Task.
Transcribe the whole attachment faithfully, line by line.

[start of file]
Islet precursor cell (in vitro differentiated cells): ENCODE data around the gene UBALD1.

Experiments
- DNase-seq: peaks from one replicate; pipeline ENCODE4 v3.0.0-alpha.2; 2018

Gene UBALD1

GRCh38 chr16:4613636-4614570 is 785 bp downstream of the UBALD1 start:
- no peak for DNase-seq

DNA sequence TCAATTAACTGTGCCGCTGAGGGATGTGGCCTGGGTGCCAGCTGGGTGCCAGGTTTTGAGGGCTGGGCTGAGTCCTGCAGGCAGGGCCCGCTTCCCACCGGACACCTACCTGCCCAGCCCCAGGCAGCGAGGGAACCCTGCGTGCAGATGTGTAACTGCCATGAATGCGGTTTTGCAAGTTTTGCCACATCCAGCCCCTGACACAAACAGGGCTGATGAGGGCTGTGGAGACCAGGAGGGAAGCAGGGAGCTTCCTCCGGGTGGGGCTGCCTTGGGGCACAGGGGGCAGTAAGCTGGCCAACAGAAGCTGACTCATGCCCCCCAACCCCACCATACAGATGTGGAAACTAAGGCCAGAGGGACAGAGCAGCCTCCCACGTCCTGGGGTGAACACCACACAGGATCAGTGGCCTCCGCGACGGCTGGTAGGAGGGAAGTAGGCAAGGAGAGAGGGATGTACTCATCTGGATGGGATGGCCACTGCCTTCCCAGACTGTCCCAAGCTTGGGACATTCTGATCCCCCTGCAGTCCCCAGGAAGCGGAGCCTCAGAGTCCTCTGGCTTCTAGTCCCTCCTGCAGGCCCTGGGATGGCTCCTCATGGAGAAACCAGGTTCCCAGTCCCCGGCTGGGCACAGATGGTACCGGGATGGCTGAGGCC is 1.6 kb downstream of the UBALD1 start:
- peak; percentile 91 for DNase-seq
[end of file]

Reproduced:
Islet precursor cell (in vitro differentiated cells): ENCODE data around the gene UBALD1.

Experiments
- DNase-seq: peaks from one replicate; pipeline ENCODE4 v3.0.0-alpha.2; 2018

Gene UBALD1

GRCh38 chr16:4613636-4614570 is 785 bp downstream of the UBALD1 start:
- no peak for DNase-seq

DNA sequence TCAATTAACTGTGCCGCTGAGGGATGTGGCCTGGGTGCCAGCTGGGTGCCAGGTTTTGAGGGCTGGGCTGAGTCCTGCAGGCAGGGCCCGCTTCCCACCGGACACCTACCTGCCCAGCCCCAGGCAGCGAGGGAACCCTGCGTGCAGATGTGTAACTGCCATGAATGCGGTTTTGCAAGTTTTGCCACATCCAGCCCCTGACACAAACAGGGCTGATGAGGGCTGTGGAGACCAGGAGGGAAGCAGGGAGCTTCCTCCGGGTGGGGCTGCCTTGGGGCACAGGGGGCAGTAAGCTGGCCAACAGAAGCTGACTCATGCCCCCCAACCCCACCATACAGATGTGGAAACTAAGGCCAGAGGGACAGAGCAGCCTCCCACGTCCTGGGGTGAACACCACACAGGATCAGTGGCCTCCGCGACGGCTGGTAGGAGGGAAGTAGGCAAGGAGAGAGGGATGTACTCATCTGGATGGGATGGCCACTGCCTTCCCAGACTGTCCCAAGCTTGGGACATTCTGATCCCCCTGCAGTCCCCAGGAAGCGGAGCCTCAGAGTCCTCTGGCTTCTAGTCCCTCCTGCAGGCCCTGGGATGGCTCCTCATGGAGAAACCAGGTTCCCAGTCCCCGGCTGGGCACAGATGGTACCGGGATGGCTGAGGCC is 1.6 kb downstream of the UBALD1 start:
- peak; percentile 91 for DNase-seq